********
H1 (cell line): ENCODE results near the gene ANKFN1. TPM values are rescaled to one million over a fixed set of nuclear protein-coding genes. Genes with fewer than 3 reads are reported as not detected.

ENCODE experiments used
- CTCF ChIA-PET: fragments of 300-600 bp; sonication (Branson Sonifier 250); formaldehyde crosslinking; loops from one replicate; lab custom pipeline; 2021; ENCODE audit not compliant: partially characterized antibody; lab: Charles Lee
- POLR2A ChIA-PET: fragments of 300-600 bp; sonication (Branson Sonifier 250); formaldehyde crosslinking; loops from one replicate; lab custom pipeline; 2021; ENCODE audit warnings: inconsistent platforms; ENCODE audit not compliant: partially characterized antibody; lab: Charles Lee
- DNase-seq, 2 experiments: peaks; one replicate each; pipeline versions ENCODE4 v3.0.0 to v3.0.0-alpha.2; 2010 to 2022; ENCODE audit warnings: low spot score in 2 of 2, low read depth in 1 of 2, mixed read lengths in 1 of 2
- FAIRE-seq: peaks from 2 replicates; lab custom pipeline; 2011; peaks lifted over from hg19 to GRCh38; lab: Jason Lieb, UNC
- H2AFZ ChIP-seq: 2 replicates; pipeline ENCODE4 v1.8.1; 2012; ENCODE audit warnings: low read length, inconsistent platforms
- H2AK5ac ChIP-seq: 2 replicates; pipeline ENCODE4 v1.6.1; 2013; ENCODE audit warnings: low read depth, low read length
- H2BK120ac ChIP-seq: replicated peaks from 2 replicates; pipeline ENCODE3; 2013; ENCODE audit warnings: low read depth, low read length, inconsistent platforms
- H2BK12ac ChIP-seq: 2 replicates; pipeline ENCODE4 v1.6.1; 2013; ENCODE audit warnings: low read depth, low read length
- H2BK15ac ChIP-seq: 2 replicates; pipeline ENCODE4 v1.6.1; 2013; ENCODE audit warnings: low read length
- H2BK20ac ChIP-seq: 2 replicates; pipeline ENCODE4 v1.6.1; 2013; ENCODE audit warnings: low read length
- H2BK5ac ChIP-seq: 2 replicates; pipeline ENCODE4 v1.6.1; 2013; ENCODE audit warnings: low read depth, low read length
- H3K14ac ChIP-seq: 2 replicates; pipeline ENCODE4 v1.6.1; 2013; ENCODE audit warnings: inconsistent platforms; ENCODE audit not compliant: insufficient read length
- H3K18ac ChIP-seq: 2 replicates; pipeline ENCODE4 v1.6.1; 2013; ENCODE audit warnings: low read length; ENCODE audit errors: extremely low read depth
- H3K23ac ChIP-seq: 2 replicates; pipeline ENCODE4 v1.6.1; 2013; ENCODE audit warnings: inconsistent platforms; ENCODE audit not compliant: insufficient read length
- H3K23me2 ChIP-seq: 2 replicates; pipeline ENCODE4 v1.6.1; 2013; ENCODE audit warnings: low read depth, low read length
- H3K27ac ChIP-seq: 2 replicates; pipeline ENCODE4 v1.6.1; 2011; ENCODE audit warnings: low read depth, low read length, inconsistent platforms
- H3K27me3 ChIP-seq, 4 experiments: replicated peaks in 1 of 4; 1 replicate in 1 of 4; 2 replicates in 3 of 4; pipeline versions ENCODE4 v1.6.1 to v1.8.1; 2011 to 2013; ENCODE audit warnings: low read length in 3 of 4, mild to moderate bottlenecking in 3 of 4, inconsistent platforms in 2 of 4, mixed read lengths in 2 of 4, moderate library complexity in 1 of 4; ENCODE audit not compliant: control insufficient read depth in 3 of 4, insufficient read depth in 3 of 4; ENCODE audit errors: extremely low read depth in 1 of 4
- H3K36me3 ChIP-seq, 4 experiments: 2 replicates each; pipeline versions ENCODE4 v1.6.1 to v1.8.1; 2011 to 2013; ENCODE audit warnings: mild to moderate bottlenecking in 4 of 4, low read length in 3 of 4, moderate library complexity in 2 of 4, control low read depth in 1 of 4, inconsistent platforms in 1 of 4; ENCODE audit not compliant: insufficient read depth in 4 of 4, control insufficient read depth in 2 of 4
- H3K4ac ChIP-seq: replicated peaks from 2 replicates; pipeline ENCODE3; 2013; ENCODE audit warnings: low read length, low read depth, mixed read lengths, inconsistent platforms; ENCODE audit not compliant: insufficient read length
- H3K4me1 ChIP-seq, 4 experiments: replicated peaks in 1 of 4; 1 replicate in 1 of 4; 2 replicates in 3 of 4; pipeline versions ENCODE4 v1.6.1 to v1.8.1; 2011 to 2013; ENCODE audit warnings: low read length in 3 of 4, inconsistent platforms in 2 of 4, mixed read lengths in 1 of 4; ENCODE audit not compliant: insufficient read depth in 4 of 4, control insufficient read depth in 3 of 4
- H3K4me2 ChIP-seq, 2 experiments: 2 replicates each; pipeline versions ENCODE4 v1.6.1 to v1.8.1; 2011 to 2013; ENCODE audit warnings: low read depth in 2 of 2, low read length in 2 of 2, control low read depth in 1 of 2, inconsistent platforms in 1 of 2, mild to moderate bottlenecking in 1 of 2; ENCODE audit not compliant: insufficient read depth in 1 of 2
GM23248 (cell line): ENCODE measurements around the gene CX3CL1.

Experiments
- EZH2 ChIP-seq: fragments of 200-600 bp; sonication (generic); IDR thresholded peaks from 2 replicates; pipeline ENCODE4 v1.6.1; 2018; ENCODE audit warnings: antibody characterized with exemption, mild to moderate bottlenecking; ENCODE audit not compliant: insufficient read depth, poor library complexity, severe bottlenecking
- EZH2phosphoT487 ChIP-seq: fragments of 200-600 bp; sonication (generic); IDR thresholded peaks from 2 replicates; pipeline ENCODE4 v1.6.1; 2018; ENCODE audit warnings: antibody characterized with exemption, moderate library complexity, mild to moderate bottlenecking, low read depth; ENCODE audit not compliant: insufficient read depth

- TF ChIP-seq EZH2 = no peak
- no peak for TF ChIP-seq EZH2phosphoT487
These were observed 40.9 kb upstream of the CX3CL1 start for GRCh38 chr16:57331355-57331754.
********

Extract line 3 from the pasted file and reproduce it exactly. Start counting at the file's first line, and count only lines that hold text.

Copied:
- CTCF ChIA-PET: fragments of 300-600 bp; sonication (Branson Sonifier 250); formaldehyde crosslinking; loops from one replicate; lab custom pipeline; 2021; ENCODE audit not compliant: partially characterized antibody; lab: Charles Lee